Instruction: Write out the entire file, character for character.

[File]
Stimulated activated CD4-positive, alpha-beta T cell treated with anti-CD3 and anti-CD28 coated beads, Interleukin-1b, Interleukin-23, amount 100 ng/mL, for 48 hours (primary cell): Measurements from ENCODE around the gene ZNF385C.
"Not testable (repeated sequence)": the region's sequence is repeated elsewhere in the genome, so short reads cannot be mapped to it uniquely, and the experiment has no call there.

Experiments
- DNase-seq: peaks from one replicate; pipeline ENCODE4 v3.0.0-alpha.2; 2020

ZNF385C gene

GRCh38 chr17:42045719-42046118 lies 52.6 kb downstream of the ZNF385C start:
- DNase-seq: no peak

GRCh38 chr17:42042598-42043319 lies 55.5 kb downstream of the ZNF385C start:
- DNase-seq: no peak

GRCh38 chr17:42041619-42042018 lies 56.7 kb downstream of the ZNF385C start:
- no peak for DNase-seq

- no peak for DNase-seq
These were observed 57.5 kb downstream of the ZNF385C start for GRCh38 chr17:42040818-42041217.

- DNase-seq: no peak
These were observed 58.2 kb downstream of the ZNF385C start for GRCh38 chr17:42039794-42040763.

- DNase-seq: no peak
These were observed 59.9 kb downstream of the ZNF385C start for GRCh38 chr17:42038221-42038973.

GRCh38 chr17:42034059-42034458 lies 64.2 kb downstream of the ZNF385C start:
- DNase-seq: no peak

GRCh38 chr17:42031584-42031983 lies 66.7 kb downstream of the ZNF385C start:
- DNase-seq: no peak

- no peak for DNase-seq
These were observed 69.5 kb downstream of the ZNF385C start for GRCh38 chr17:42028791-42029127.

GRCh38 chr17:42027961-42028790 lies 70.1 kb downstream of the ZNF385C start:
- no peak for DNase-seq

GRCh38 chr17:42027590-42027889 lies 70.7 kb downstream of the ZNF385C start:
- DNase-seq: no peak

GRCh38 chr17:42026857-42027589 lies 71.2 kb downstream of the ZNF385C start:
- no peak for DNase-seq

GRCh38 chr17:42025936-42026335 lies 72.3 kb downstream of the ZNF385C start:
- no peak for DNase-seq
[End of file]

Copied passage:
Stimulated activated CD4-positive, alpha-beta T cell treated with anti-CD3 and anti-CD28 coated beads, Interleukin-1b, Interleukin-23, amount 100 ng/mL, for 48 hours (primary cell): Measurements from ENCODE around the gene ZNF385C.
"Not testable (repeated sequence)": the region's sequence is repeated elsewhere in the genome, so short reads cannot be mapped to it uniquely, and the experiment has no call there.

Experiments
- DNase-seq: peaks from one replicate; pipeline ENCODE4 v3.0.0-alpha.2; 2020

ZNF385C gene

GRCh38 chr17:42045719-42046118 lies 52.6 kb downstream of the ZNF385C start:
- DNase-seq: no peak

GRCh38 chr17:42042598-42043319 lies 55.5 kb downstream of the ZNF385C start:
- DNase-seq: no peak

GRCh38 chr17:42041619-42042018 lies 56.7 kb downstream of the ZNF385C start:
- no peak for DNase-seq

- no peak for DNase-seq
These were observed 57.5 kb downstream of the ZNF385C start for GRCh38 chr17:42040818-42041217.

- DNase-seq: no peak
These were observed 58.2 kb downstream of the ZNF385C start for GRCh38 chr17:42039794-42040763.

- DNase-seq: no peak
These were observed 59.9 kb downstream of the ZNF385C start for GRCh38 chr17:42038221-42038973.

GRCh38 chr17:42034059-42034458 lies 64.2 kb downstream of the ZNF385C start:
- DNase-seq: no peak

GRCh38 chr17:42031584-42031983 lies 66.7 kb downstream of the ZNF385C start:
- DNase-seq: no peak

- no peak for DNase-seq
These were observed 69.5 kb downstream of the ZNF385C start for GRCh38 chr17:42028791-42029127.

GRCh38 chr17:42027961-42028790 lies 70.1 kb downstream of the ZNF385C start:
- no peak for DNase-seq

GRCh38 chr17:42027590-42027889 lies 70.7 kb downstream of the ZNF385C start:
- DNase-seq: no peak

GRCh38 chr17:42026857-42027589 lies 71.2 kb downstream of the ZNF385C start:
- no peak for DNase-seq

GRCh38 chr17:42025936-42026335 lies 72.3 kb downstream of the ZNF385C start:
- no peak for DNase-seq